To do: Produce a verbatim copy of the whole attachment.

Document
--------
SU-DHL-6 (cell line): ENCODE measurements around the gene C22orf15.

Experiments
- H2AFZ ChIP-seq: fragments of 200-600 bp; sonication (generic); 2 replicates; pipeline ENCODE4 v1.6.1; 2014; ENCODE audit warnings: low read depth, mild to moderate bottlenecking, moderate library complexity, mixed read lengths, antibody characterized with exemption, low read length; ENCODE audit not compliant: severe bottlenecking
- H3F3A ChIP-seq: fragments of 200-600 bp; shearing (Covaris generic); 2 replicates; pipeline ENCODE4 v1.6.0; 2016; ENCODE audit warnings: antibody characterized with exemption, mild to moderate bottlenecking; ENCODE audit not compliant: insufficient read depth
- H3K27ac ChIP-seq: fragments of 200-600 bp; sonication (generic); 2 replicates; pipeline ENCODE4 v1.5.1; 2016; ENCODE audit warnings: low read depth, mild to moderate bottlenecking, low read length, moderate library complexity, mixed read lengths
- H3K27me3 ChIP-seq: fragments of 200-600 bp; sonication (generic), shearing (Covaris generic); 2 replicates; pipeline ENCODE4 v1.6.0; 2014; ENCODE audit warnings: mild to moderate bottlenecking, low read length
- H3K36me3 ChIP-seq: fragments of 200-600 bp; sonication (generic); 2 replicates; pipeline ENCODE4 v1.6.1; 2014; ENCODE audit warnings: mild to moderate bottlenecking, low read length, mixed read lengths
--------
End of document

SU-DHL-6 (cell line): ENCODE measurements around the gene C22orf15.

Experiments
- H2AFZ ChIP-seq: fragments of 200-600 bp; sonication (generic); 2 replicates; pipeline ENCODE4 v1.6.1; 2014; ENCODE audit warnings: low read depth, mild to moderate bottlenecking, moderate library complexity, mixed read lengths, antibody characterized with exemption, low read length; ENCODE audit not compliant: severe bottlenecking
- H3F3A ChIP-seq: fragments of 200-600 bp; shearing (Covaris generic); 2 replicates; pipeline ENCODE4 v1.6.0; 2016; ENCODE audit warnings: antibody characterized with exemption, mild to moderate bottlenecking; ENCODE audit not compliant: insufficient read depth
- H3K27ac ChIP-seq: fragments of 200-600 bp; sonication (generic); 2 replicates; pipeline ENCODE4 v1.5.1; 2016; ENCODE audit warnings: low read depth, mild to moderate bottlenecking, low read length, moderate library complexity, mixed read lengths
- H3K27me3 ChIP-seq: fragments of 200-600 bp; sonication (generic), shearing (Covaris generic); 2 replicates; pipeline ENCODE4 v1.6.0; 2014; ENCODE audit warnings: mild to moderate bottlenecking, low read length
- H3K36me3 ChIP-seq: fragments of 200-600 bp; sonication (generic); 2 replicates; pipeline ENCODE4 v1.6.1; 2014; ENCODE audit warnings: mild to moderate bottlenecking, low read length, mixed read lengths